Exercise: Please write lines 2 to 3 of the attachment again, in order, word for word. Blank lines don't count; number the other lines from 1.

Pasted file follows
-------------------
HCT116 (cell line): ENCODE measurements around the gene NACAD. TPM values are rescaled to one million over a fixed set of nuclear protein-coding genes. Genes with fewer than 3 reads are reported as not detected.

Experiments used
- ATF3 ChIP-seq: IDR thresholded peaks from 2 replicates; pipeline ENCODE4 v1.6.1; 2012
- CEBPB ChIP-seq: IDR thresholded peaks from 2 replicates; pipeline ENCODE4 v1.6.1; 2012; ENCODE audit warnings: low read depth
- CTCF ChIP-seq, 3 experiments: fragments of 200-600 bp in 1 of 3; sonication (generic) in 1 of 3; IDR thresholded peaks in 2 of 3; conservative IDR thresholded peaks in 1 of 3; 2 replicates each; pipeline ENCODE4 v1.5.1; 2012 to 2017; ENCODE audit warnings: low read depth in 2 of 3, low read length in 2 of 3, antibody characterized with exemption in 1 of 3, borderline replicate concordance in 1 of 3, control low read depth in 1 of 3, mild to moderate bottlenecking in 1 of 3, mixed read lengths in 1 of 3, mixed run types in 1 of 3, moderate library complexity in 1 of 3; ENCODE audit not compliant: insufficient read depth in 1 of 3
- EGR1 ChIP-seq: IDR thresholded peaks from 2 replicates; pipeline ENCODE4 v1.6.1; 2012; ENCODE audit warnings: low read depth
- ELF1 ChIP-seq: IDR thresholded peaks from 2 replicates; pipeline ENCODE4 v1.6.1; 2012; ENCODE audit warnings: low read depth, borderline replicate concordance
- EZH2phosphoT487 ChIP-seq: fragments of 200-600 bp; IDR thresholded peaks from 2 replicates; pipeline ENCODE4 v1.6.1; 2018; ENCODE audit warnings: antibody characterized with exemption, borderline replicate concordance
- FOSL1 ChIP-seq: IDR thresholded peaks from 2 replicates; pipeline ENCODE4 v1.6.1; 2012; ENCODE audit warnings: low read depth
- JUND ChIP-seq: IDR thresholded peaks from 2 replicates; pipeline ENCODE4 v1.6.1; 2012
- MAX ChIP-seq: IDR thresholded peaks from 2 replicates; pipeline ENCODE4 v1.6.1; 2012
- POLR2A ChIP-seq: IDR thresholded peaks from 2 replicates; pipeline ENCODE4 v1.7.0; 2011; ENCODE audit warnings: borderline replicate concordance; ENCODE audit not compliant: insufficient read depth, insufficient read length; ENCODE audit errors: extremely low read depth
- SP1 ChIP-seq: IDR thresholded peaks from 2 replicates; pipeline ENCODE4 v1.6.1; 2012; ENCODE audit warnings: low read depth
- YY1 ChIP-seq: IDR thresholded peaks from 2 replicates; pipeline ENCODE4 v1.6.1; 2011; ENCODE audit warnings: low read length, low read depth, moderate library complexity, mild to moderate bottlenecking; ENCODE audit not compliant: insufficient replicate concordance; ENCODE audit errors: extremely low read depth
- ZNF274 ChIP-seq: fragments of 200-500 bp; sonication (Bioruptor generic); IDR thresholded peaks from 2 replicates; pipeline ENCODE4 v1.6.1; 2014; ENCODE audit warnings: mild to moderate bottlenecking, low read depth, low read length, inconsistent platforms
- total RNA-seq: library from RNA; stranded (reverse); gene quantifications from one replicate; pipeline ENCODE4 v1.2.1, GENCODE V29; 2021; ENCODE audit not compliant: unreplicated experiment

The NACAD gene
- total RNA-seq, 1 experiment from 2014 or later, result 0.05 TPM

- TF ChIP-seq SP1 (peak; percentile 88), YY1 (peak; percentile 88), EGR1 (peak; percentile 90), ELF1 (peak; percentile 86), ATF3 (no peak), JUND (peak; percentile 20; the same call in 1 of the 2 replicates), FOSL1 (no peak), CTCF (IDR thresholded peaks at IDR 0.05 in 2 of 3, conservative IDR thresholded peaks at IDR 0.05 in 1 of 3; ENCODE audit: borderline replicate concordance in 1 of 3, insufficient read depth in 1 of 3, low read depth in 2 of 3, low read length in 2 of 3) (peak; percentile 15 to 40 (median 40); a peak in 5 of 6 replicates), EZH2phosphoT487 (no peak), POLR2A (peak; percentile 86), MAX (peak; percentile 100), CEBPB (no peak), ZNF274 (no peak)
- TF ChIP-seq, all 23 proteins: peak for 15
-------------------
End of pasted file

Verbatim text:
Experiments used
- ATF3 ChIP-seq: IDR thresholded peaks from 2 replicates; pipeline ENCODE4 v1.6.1; 2012